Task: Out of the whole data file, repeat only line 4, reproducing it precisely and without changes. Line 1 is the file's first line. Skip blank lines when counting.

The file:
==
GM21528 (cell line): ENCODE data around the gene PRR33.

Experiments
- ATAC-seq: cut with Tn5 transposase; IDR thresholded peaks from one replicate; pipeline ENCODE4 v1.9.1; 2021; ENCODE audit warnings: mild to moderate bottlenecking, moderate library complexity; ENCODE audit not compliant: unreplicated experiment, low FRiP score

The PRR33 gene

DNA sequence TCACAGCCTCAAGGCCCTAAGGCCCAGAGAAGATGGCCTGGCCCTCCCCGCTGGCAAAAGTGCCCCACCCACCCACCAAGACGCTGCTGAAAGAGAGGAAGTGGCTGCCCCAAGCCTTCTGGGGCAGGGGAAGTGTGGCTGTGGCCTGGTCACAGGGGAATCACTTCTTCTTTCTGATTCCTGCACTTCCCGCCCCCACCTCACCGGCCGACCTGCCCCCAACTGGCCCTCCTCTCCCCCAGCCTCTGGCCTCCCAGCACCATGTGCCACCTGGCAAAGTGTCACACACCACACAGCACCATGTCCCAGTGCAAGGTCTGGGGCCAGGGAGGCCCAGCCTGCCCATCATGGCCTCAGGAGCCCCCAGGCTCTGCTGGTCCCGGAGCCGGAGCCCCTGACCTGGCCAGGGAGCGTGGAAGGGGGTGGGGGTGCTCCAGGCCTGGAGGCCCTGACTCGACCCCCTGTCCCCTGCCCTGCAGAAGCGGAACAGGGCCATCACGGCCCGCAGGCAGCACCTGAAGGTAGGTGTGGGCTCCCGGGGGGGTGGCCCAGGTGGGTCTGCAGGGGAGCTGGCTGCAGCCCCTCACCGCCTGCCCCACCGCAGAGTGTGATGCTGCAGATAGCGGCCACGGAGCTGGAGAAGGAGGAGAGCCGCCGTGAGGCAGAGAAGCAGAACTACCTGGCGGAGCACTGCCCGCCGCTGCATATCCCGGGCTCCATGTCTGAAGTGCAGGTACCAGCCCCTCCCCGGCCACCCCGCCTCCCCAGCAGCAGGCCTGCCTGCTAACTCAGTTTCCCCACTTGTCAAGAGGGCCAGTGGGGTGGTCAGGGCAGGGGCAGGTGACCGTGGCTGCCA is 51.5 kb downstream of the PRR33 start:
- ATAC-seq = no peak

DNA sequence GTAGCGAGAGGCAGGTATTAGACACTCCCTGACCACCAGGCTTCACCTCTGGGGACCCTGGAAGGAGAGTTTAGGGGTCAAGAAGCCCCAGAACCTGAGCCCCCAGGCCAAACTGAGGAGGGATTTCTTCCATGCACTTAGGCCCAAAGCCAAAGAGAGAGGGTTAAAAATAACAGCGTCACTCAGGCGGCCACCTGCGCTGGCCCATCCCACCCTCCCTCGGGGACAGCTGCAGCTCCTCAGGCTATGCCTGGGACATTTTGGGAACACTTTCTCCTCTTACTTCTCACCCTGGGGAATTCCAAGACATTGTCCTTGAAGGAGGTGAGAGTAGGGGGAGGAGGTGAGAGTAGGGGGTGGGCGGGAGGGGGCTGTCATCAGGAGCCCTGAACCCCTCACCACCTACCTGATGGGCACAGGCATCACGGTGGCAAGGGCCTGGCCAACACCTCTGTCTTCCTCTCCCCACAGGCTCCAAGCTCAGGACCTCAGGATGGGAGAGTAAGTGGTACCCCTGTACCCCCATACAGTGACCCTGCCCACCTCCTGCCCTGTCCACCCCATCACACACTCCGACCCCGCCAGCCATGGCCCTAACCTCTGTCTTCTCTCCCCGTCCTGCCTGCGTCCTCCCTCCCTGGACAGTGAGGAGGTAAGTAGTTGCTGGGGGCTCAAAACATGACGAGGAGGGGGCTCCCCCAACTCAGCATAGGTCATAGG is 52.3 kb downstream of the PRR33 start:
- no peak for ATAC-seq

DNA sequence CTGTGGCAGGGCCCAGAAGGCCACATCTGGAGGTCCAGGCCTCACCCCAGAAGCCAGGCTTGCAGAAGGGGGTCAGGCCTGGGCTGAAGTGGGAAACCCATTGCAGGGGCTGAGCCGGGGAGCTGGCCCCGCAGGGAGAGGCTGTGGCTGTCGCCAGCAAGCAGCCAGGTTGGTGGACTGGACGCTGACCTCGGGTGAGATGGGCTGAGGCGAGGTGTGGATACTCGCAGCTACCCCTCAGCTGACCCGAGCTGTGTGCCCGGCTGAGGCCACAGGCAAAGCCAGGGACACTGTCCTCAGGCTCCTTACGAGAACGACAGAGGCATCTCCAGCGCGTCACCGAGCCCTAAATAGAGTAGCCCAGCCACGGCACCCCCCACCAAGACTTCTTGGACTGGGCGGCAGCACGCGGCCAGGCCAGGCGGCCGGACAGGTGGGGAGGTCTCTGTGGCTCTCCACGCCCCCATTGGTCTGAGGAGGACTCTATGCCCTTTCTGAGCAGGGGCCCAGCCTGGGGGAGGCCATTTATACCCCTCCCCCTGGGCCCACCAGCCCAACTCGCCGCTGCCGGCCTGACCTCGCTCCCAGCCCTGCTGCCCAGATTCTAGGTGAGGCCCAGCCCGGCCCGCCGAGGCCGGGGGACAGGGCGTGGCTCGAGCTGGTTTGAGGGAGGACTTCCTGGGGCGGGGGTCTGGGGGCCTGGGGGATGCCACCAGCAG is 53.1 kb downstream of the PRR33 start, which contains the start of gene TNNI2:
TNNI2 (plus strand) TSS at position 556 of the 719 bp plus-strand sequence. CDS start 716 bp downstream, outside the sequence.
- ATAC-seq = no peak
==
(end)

The PRR33 gene